So yeah, when a guy says he's a Christian and writes a 1,516 page manifesto about his specific, Christian-based ideology and calls himself "The saviour of Christianity", you can assume he practices the Christian faith and is of the Christian religion.

I mean, all Hasan had to do was say he was a Muslim and that was good enough for the American media to brand him an "Islamic extremist" and a "Muslim terrorist".  He didn't write a 1,516 page manifesto, but he did make a phone call to Anwar al-Awlaki, a man linked to other attacks by radicalized Muslims, and that was all the proof that was needed.

Now, before you jump to the conclusion that I'm casting any aspersions against the Christian faith, let me assure you, I'm not.  I'm simply saying that there is a hypocrisy in our media and our society where we are quick to condemn one entire religion due to the actions of some of it's extremist and misguided followers, simply because it is a "foreign" religion in our country, but we make all the excuses, leaps of logic and spin in the world to separate the actions of an extremist who is Christian from the mainstream Christian faith.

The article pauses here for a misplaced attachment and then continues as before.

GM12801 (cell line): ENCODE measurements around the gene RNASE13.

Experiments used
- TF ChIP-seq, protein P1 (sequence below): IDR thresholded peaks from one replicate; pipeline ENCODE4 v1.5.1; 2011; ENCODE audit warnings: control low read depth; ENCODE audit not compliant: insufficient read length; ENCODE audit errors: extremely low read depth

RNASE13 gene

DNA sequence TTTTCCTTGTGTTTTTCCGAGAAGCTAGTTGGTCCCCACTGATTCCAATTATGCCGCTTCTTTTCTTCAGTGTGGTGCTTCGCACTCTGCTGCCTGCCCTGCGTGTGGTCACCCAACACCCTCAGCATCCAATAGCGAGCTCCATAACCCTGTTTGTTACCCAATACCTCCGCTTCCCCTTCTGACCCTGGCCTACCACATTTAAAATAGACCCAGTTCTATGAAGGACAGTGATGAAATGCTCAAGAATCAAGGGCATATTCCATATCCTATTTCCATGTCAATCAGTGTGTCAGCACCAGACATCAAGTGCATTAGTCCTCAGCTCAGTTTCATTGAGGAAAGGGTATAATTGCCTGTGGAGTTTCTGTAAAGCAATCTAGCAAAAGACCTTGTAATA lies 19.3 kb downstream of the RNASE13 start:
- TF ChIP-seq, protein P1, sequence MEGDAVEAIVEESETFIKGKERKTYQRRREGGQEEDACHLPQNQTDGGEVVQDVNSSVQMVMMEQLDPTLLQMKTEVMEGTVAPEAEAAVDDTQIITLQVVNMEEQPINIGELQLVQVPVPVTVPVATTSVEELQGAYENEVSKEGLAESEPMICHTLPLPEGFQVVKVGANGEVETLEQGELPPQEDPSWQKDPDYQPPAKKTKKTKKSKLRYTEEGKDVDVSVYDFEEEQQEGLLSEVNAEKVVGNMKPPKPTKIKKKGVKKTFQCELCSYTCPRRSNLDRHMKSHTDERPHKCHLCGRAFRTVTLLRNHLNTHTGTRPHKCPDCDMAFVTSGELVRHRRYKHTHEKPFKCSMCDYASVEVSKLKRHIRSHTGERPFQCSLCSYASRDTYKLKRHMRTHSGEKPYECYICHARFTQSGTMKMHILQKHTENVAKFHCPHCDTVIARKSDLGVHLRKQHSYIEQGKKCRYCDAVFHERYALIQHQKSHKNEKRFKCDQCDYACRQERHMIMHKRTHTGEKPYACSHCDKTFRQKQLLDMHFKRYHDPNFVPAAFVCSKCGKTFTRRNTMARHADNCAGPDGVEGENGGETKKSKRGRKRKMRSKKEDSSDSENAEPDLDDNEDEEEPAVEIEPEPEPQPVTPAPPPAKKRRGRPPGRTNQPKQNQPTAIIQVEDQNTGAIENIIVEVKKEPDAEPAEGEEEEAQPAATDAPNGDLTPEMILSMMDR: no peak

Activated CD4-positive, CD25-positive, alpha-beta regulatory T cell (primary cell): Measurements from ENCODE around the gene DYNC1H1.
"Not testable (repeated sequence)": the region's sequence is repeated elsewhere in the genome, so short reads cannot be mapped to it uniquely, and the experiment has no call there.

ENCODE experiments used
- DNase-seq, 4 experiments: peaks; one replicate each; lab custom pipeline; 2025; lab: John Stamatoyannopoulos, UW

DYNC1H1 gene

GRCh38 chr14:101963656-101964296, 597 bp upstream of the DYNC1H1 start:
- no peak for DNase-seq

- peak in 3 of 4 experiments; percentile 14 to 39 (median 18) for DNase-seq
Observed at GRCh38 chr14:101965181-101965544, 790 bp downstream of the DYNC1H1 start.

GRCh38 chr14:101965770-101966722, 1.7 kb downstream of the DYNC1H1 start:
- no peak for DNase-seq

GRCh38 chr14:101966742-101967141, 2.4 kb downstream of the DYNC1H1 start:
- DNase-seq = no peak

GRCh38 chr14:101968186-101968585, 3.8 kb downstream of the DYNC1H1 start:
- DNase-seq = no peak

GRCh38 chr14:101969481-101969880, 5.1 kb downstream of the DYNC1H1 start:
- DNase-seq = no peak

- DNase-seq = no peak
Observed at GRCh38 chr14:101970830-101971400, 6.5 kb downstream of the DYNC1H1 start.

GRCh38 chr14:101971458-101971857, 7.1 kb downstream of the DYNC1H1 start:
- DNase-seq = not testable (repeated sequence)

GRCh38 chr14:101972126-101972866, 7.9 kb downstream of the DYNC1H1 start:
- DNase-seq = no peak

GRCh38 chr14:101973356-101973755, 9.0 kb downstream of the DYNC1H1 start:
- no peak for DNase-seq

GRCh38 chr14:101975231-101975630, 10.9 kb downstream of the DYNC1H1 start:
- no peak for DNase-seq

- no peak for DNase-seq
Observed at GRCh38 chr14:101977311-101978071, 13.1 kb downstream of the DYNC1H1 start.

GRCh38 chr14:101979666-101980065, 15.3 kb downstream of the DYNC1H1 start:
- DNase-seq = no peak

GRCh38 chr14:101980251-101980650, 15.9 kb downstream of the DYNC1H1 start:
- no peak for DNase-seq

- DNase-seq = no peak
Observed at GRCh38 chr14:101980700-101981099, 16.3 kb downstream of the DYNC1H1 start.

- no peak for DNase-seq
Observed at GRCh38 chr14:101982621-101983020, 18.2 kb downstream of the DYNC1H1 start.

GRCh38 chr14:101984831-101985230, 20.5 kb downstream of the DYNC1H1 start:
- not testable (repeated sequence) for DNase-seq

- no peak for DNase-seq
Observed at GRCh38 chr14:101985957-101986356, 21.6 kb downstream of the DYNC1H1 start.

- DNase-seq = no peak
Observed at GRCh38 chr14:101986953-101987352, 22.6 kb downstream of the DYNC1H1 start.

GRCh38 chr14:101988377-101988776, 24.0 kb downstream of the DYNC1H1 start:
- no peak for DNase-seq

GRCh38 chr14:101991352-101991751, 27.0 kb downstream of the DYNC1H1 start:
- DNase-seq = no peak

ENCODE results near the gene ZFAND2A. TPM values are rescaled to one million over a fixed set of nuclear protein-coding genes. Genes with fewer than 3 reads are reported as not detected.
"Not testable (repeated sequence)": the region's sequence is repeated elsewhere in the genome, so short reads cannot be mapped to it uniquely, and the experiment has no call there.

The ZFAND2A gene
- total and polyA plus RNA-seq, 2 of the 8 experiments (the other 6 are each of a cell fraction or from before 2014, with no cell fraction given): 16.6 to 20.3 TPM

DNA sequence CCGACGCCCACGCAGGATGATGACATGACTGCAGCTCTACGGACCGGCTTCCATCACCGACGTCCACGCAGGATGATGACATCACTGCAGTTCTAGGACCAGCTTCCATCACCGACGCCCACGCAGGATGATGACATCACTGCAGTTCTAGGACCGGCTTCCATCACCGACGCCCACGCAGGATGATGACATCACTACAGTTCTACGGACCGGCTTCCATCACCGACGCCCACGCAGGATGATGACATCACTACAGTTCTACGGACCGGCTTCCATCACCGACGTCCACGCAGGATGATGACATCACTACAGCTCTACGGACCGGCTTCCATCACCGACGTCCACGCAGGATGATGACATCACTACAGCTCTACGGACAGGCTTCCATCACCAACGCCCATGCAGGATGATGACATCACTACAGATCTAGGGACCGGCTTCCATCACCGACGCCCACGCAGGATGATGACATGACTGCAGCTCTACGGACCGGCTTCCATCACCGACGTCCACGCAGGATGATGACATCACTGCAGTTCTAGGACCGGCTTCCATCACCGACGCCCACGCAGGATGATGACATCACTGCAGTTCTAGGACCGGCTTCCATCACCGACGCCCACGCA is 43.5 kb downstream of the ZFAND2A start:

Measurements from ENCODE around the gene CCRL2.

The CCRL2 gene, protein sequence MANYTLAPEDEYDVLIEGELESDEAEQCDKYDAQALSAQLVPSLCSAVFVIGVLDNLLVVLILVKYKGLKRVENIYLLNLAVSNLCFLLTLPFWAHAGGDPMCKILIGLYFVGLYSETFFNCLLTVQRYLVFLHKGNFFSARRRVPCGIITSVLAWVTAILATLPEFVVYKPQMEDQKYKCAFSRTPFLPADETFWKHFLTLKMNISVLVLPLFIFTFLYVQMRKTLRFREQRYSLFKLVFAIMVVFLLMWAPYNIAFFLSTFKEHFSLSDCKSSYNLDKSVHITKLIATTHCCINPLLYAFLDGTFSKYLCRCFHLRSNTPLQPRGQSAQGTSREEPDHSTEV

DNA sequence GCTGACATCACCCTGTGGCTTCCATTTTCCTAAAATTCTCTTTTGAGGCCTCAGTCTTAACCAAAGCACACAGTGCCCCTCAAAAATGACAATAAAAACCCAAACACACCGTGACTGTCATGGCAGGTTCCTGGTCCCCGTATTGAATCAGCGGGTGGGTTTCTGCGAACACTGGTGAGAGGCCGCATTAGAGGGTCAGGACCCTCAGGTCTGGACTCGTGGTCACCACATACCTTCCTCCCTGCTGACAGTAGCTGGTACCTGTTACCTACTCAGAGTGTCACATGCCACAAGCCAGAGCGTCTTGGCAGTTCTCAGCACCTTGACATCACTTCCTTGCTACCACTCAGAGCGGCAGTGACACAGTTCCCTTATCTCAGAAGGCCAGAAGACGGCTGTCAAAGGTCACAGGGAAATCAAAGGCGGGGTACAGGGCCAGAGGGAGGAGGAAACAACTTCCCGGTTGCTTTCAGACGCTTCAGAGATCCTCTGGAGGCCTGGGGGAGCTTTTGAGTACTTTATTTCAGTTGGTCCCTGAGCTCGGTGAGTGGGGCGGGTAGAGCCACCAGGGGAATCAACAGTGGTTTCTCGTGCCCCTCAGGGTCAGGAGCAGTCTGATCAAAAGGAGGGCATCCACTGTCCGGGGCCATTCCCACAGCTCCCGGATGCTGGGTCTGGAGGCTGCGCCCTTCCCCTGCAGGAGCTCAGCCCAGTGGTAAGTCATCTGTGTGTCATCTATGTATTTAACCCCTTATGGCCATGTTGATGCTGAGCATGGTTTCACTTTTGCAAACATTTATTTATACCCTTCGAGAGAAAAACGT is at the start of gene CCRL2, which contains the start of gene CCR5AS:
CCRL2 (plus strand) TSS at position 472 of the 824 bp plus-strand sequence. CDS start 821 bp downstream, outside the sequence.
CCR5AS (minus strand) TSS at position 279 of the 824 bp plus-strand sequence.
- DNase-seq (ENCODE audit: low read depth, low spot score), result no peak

I'm just saying, why don't we give the same benefit of the doubt to extremists who happen to be Muslim that we do to extremists who happen to be Christian?

When it comes to groups like Al Qaeda, that's one thing.  Obviously, when you're talking about a vast terrorist organization, you have to hold all members and sympathizers of that group accountable for it's actions.  Just like if we were talking about the KKK and the atrocities committed by it's members against blacks, minorities and homosexuals.  Even though the KKK is a group with strong Christian beliefs and values, their actions do not represent mainstream Christianity and they are denounced as being a hate group.  I believe, simply, that the same standard should be applied to hate groups who happen to practice Muslim beliefs as well.  Judge the person, judge the organization, but don't judge the entire religion.